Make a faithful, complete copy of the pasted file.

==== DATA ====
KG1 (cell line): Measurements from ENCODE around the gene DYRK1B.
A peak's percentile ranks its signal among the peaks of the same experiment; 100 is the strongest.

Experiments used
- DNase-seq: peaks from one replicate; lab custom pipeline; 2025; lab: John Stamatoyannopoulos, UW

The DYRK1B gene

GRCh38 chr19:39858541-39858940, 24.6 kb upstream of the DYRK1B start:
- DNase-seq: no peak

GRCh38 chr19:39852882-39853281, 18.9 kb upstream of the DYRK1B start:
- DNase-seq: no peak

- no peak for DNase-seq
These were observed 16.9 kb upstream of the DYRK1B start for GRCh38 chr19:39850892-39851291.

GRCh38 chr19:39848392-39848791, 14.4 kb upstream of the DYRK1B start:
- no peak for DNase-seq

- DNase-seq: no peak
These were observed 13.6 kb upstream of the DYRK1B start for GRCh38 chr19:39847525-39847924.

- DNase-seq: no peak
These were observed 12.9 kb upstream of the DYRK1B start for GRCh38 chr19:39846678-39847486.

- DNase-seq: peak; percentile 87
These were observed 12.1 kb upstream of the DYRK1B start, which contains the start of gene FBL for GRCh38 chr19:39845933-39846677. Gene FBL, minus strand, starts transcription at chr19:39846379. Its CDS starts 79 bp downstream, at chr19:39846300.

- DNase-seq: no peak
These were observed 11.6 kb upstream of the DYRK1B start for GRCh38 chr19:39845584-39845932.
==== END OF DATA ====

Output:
KG1 (cell line): Measurements from ENCODE around the gene DYRK1B.
A peak's percentile ranks its signal among the peaks of the same experiment; 100 is the strongest.

Experiments used
- DNase-seq: peaks from one replicate; lab custom pipeline; 2025; lab: John Stamatoyannopoulos, UW

The DYRK1B gene

GRCh38 chr19:39858541-39858940, 24.6 kb upstream of the DYRK1B start:
- DNase-seq: no peak

GRCh38 chr19:39852882-39853281, 18.9 kb upstream of the DYRK1B start:
- DNase-seq: no peak

- no peak for DNase-seq
These were observed 16.9 kb upstream of the DYRK1B start for GRCh38 chr19:39850892-39851291.

GRCh38 chr19:39848392-39848791, 14.4 kb upstream of the DYRK1B start:
- no peak for DNase-seq

- DNase-seq: no peak
These were observed 13.6 kb upstream of the DYRK1B start for GRCh38 chr19:39847525-39847924.

- DNase-seq: no peak
These were observed 12.9 kb upstream of the DYRK1B start for GRCh38 chr19:39846678-39847486.

- DNase-seq: peak; percentile 87
These were observed 12.1 kb upstream of the DYRK1B start, which contains the start of gene FBL for GRCh38 chr19:39845933-39846677. Gene FBL, minus strand, starts transcription at chr19:39846379. Its CDS starts 79 bp downstream, at chr19:39846300.

- DNase-seq: no peak
These were observed 11.6 kb upstream of the DYRK1B start for GRCh38 chr19:39845584-39845932.